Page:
Economic Theory

, Volume 34, Issue 2, pp 297–308

On choosing which game to play when ignorant of the rules

Research Article

DOI: 10.1007/s00199-006-0168-5

Cite this article as:
Agastya, M. Economic Theory (2008) 34: 297. doi:10.1007/s00199-006-0168-5
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Abstract

This paper suggests a theory of choice among strategic situations when the rules of play are not properly specified. We take the view that a “strategic situation” is adequately described by a TU game since it specifies what is feasible for each coalition but is silent on the procedures that are used to allocate the surplus. We model the choice problem facing a decision maker (DM) as having to choose from finitely many “actions”. The known “consequence” of the ith action is a coalition from game fi over a fixed set of players \(N_i\cup\{d\}\) (where d stands for the DM). Axioms are imposed on her choice as the list of consequences (f1,..., fm) from the m actions varies. We characterize choice rules that are based on marginal contributions of the DM in general and on the Shapley Value in particular.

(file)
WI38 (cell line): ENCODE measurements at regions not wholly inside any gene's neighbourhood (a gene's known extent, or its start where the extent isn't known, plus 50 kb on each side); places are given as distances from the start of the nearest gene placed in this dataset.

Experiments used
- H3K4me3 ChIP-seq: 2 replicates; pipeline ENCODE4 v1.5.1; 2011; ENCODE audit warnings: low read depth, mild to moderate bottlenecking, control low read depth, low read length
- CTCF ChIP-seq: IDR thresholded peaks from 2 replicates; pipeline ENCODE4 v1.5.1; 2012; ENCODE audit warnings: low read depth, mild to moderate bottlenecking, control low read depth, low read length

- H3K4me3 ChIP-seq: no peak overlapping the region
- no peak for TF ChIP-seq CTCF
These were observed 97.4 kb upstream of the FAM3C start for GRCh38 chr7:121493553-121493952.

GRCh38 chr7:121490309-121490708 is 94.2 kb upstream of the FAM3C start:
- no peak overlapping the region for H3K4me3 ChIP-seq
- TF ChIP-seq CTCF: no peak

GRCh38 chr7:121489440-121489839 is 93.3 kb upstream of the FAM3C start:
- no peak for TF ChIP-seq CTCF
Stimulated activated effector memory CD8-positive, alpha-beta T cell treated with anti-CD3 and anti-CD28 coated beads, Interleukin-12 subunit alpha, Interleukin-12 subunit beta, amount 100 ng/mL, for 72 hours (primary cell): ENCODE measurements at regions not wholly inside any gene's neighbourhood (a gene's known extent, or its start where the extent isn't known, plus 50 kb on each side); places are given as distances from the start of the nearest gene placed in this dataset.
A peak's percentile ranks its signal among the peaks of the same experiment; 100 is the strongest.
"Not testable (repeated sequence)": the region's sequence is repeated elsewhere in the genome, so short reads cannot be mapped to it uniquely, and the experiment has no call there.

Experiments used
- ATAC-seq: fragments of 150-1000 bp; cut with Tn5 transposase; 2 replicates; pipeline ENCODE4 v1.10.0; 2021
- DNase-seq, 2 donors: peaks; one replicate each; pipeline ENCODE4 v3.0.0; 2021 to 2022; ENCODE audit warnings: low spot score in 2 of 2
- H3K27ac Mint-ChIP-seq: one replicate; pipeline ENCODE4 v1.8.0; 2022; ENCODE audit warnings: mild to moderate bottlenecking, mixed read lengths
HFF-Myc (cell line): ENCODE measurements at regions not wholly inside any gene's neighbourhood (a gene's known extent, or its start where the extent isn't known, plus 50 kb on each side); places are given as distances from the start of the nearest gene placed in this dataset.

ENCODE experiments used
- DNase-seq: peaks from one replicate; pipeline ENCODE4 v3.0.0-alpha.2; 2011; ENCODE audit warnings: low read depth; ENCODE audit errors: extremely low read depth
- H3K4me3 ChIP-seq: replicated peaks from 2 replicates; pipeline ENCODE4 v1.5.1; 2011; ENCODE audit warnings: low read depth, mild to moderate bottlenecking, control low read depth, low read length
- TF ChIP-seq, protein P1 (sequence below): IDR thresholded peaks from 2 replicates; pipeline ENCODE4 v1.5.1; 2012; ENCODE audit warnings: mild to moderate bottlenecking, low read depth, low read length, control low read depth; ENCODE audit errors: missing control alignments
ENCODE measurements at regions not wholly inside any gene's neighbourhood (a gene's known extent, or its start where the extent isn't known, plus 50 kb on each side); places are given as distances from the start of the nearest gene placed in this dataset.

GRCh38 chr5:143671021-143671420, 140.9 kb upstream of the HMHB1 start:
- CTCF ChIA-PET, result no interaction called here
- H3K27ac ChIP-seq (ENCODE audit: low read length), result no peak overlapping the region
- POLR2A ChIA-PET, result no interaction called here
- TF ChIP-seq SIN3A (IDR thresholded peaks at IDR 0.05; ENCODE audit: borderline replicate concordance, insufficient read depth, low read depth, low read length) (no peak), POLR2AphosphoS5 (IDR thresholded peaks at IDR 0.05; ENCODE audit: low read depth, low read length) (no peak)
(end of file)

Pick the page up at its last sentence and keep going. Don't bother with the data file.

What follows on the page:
Keywords

Unstructured strategic interactionCoalition form gamesIndividual decision makingShapley valueMarginal contributions

JEL Classification Numbers

C79D89

Copyright information

© Springer-Verlag 2006

Authors and Affiliations

  1. 1.Economics DisciplineUniversity of SydneySydneyAustralia